EXCLUSIVE Ryanair ready to wait years for Boeing to cut prices, says O’Leary
- Ryanair scrapped talks on 250 jets on Monday
- CEO says could wait up to 10 years for deal
- Downplays possibility of talks with rival Airbus
ROME, Sept 8 (Reuters) – Ryanair is willing to wait years for Boeing ((BA).N) to drop its prices before placing a big new plane order with the U.S. company, Chief Executive Michael O’Leary told Reuters, while he also downplayed the chance of a deal with rival Airbus (AIR.PA).
The Irish budget airline, one of Boeing‘s biggest customers, said on Monday it had ended talks over a new order of 737 MAX 10 jets worth tens of billions of dollars because the prices on offer were too high. read more
“We’re not wasting any time on those MAX 10 discussions nor will we for a period of 2, 4, 6, 8, 10 years until we get to the next crisis,” O’Leary said in an interview.
“We at Ryanair have always had the discipline to wait out the cycle.”
Europe’s largest budget carrier is already the region’s biggest MAX customer with 210 of the 197-seat MAX 8-200 on order. It has dangled a fresh order potentially worth $33 billion at list prices for up to 250 of the 230-seat MAX 10.
But O’Leary said there had been a “fundamental breakdown” in talks due to the fact that Boeing believed the COVID-19 crisis was effectively over while Ryanair believed the U.S. giant still badly needed an order.
“Boeing are looking for a price increase while many of their customers are moving to Airbus,” O’Leary said.
“We take the view we are still in a period of great crisis. Boeing take the view that now the world is fine and it’s all recovered and its latest pricing offer reflects that,” he said.
Speaking in Madrid, however, the head of the group’s largest airline, Ryanair DAC, struck a mixed tone on the recovery.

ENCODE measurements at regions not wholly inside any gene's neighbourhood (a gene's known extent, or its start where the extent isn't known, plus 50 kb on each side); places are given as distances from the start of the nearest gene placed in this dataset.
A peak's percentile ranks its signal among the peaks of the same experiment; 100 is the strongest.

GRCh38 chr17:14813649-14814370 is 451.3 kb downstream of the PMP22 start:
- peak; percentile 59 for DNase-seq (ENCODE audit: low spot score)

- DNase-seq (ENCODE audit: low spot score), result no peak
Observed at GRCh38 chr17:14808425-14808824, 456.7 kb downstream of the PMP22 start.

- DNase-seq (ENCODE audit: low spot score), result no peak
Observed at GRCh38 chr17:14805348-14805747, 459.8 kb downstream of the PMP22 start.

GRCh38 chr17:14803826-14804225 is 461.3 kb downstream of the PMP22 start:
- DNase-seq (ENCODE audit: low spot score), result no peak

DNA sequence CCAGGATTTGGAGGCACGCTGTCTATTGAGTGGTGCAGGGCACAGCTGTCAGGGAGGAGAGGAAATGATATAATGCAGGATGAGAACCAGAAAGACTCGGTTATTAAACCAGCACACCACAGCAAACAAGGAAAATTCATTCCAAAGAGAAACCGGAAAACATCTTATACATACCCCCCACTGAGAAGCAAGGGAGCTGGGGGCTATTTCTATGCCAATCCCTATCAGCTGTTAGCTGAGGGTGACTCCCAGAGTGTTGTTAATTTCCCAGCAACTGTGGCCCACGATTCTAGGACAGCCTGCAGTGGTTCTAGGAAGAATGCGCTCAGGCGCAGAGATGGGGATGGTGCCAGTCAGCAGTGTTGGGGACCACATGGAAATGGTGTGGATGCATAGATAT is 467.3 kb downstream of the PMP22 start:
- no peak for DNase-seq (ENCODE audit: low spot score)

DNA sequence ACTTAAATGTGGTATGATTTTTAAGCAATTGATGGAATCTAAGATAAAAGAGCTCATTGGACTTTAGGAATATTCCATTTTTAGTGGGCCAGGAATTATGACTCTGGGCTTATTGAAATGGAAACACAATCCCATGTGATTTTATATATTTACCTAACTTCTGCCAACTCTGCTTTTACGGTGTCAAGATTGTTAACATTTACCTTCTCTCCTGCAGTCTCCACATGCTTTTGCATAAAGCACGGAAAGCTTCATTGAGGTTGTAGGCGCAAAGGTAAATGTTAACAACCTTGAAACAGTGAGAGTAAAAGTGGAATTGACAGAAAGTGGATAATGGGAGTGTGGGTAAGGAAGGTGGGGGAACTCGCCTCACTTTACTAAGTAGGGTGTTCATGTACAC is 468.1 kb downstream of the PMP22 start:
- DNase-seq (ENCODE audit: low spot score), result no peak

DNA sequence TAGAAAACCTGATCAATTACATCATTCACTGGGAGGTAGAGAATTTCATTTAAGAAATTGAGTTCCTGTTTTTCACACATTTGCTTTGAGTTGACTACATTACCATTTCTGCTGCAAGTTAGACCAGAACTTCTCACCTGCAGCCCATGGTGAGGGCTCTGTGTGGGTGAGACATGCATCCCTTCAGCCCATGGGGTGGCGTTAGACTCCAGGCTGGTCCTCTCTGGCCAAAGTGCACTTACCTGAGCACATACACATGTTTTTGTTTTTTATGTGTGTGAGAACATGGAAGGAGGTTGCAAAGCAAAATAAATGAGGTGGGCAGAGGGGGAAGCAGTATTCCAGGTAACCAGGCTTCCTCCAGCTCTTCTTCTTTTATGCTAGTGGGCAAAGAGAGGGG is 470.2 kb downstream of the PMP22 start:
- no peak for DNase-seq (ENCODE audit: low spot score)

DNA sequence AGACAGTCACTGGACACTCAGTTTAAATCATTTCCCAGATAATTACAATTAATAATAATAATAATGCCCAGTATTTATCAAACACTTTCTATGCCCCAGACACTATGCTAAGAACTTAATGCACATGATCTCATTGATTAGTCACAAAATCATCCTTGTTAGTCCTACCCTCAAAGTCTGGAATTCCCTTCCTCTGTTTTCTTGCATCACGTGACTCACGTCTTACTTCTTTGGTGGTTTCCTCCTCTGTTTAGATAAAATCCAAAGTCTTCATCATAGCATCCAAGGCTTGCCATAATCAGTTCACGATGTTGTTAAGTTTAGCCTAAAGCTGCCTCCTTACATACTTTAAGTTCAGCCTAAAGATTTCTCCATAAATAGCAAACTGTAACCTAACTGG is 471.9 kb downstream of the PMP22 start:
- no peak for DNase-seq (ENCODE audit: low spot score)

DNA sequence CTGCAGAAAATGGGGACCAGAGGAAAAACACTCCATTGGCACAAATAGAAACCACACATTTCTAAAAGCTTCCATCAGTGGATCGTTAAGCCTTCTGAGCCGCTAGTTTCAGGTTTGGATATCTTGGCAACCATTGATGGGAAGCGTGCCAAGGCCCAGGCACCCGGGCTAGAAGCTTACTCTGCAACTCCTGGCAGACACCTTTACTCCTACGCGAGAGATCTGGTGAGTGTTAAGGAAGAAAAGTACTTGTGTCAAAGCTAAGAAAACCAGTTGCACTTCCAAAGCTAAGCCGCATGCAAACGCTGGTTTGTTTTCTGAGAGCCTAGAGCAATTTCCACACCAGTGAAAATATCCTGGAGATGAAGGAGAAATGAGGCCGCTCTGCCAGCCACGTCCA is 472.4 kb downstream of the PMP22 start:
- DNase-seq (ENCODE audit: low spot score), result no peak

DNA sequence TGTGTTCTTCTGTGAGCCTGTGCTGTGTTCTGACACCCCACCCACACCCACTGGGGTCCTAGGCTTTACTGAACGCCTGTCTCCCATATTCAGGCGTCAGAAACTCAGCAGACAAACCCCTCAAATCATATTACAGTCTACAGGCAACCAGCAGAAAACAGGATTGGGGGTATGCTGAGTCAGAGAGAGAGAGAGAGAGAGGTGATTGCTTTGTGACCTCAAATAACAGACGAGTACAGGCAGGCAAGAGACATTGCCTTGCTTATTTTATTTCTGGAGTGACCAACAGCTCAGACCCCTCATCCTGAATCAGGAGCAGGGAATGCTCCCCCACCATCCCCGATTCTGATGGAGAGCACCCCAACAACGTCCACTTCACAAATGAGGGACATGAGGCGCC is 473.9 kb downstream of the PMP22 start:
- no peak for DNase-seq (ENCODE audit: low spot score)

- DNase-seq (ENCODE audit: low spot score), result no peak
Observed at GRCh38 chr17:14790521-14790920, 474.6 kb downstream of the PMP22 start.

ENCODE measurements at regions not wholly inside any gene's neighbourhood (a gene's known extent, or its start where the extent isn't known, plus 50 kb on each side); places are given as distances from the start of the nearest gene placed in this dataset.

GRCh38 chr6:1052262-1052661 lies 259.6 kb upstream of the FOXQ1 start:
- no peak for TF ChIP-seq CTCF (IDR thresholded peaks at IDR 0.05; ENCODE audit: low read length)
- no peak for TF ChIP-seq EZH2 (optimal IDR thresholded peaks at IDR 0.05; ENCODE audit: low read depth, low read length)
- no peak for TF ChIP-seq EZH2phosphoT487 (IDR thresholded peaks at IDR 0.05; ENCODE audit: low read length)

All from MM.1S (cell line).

“Most European markets are recuperating … the exception is the UK (where) there’s this continued confusion (over COVID-19 restrictions),” Eddie Wilson told Reuters. read more
Boeing was not immediately available for comment. On Monday it said it valued Ryanair’s business but had to exercise discipline and make decisions that made sense.
The U.S. giant appears to believe the market is finally moving in its direction after winning a series of orders, including 150 MAX 10 from United Airlines (UAL.O) and outselling Airbus on narrow-body jets this year, market experts say.
It has also virtually cleared a stockpile of 200 surplus jets left without homes after the MAX crisis.
Between January and July, Boeing sold 524 of its 737 MAX compared with Airbus’s January-August tally of 234 A320-family jets. read more
TALKS ‘CAN BE RESTARTED’ AT RIGHT price
Ryanair’s rare decision to go public over big-ticket plane negotiations comes after months of wrangling that had already delayed a deal for the largest version of the 737 MAX.
A large new Ryanair order would provide a boost to the U.S. planemaker as it rebuilds confidence in the MAX, an aircraft grounded for 20 months until November after two fatal crashes.
It would also speed a tentative industry recovery from the COVID-19 pandemic.
“The talks can always be restarted, but only when Boeing realise they need to price competitively,” O’Leary said.
Asked if Ryanair might consider Airbus in the medium term, O’Leary said it might, but that Boeing‘s European rival did not currently have a competitively priced short-haul aircraft either.
“There is always a prospect that Airbus become a significant supplier. But there is a chance that the Chinese – COMAC (CMAFC.UL) – could become a significant supplier to Ryanair in the medium term,” he said.
Playing Boeing against Airbus to secure lower prices is doomed to failure as a strategy, he said.
“Basically its a duopoly,” he said. “You don’t get leverage by holding discussions with one or the other.”
O’Leary said he was not concerned that the breakdown in talks would leave him with too few planes when his current order is completed in 2025 as Ryanair already had more aircraft on order than any of its competitors.
Reporting by Gavin Jones and Angelo Amante; Additional reporting by Tim Hepher; Writing by Conor Humphries; Editing by Jane Merriman and Mark Potter
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